A.A. Historical Data, Page Two

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A.A. Historical Data, Page Two

Meanwhile, in New York, Dr. Bob and Bill had in 1938 organized an overall trusteeship for the budding Fellowship. Friends of John D. Rockefeller Jr. became board members alongside a contingent of A.A.s. This board was named The Alcoholic Foundation. However, all efforts to raise large amounts of money failed, because Mr. Rockefeller had wisely concluded that great sums might spoil the infant society. Nevertheless, the foundation managed to open a tiny office in New York to handle inquiries and to distribute the A.A. book — an enterprise which, by the way, had been mostly financed by the A.A.s themselves.

The book and the new office were quickly put to use. An article about A.A. was carried by Liberty magazine in the fall of 1939, resulting in some 800 urgent calls for help. In 1940, Mr. Rockefeller gave a dinner for many of his prominent New York friends to publicize A.A. This brought yet another flood of pleas. Each inquiry received a personal letter and a small pamphlet. Attention was also drawn to the book Alcoholics Anonymous, which soon moved into brisk circulation. Aided by mail from New York, and by A.A. travelers from already-established centers, many new groups came alive. At the year’s end, the membership stood at 3,000.

Then, in March 1941, the Saturday Evening Post featured an excellent article about A.A., and the response was enormous. By the close of that year, the membership had jumped to 6,000, and the number of groups multiplied in proportion. Spreading across the U.S. and Canada, the Fellowship mushroomed.

By 1950, 100,000 recovered alcoholics could be found worldwide. Spectacular though this was, the period 1940-1950 was nonetheless one of great uncertainty. The crucial question was whether all those mercurial alcoholics could live and work together in groups. Could they hold together and function effectively? This was the unsolved problem. Corresponding with thousands of groups about their problems became a chief occupation of the New York headquarters.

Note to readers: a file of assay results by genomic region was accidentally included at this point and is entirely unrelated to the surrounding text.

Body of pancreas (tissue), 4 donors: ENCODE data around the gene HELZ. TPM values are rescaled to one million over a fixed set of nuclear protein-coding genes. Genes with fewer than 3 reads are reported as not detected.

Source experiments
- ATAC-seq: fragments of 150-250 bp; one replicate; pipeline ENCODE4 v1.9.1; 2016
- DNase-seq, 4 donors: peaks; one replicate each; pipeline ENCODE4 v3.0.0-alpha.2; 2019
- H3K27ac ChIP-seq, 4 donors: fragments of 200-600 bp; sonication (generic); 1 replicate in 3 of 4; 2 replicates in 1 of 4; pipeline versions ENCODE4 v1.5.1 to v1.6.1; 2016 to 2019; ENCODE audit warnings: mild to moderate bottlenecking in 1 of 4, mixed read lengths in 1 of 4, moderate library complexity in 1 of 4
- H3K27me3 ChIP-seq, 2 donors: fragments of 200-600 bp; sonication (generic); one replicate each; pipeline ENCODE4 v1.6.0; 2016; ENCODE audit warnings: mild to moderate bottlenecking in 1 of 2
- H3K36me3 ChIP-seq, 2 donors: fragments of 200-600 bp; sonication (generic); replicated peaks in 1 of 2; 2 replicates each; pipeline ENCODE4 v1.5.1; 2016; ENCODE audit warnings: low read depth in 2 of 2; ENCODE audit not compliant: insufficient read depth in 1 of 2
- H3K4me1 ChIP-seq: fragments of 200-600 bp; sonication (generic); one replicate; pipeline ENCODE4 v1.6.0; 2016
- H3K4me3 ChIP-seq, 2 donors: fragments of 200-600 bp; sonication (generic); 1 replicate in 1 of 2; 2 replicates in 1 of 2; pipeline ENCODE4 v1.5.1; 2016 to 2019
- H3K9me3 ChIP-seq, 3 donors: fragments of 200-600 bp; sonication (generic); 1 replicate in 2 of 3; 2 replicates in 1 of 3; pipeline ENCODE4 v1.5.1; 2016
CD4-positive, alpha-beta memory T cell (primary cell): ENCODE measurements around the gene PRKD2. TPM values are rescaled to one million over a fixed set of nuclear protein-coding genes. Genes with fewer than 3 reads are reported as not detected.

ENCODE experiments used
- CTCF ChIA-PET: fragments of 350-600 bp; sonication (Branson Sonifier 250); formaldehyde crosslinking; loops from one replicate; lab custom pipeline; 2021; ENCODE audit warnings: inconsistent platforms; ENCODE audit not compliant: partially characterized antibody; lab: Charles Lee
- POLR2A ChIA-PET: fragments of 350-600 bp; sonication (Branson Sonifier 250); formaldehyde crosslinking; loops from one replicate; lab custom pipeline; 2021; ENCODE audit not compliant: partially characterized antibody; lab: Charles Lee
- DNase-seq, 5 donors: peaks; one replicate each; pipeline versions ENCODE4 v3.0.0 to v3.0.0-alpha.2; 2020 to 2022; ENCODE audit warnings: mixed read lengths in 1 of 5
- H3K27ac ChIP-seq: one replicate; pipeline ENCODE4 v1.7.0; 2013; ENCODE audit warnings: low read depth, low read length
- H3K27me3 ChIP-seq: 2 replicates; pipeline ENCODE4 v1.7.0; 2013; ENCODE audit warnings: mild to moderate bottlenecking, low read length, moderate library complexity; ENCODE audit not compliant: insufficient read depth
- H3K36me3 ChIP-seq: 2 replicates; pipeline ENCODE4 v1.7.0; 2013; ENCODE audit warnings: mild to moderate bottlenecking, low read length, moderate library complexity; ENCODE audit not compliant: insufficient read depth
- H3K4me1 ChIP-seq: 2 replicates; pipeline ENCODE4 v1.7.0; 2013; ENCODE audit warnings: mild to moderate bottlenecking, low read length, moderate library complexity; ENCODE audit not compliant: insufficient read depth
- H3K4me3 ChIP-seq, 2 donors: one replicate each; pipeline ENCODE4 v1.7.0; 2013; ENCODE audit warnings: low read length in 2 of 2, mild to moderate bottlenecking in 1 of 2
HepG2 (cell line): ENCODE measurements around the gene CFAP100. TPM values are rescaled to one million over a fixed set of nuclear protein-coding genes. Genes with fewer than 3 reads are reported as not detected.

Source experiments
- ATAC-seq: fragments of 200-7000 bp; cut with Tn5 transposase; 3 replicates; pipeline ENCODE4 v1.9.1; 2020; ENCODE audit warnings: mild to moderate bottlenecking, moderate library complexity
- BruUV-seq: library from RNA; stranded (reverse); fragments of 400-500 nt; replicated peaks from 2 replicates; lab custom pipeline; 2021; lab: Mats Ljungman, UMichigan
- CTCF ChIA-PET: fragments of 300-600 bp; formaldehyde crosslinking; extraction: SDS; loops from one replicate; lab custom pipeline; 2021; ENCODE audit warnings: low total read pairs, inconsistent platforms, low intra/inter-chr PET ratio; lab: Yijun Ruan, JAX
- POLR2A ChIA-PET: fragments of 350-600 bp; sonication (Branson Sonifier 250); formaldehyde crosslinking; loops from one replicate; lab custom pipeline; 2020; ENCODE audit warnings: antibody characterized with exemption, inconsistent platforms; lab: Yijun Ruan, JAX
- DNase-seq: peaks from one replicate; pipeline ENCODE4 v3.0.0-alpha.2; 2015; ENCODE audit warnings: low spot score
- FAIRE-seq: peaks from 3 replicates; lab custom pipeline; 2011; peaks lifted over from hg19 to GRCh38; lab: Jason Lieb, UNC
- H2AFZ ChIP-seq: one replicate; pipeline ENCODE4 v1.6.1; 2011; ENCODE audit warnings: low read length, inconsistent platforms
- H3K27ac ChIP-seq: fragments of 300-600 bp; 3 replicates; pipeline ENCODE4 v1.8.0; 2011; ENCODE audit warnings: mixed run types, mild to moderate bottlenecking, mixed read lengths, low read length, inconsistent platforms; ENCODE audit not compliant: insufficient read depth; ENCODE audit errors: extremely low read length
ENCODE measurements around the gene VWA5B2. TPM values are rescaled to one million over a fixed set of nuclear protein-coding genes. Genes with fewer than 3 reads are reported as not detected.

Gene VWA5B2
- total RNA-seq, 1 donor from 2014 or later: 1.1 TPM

By 1946, however, it had already become possible to draw sound conclusions about the kinds of attitude, practice and function that would best suit A.A.’s purpose. Those principles, which had emerged from strenuous group experience, were codified by Bill in what are today the Twelve Traditions of Alcoholics Anonymous. By 1950, the earlier chaos had largely disappeared. A successful formula for A.A. unity and functioning had been achieved and put into practice.

Bob devoted himself to the question of hospital care for alcoholics, and to their indoctrination with A.A. principles. Large numbers of alcoholics flocked to Akron to receive hospital care at St. Thomas, a Catholic hospital. Dr. Bob became a member of its staff. Subsequently, he and the remarkable Sister M. Ignatia, also of the staff, cared for and brought A.A. to some 5,000 sufferers. After Dr. Bob’s death in 1950, Sister Ignatia continued to work at Cleveland’s Charity Hospital, where she was assisted by the local groups and where 10,000 more sufferers first found A.A. This set a fine example of hospitalization wherein A.A. could cooperate with both medicine and religion.

In this same year of 1950, A.A. held its first International Convention at Cleveland. There, Dr. Bob made his last appearance and keyed his final talk to the need of keeping A.A. simple. Together with all present, he saw the Twelve Traditions of Alcoholics Anonymous enthusiastically adopted for the permanent use of the A.A. Fellowship throughout the world. (He died on November 16, 1950.)

Click here to return to the first part in the series, "Introduction to the A.A. Recovery Program".

The above information is from "A.A. Fact File", prepared by General Service Office of Alcoholics Anonymous. This information is also available on G.S.O.'s A.A. Website: www.aa.org.

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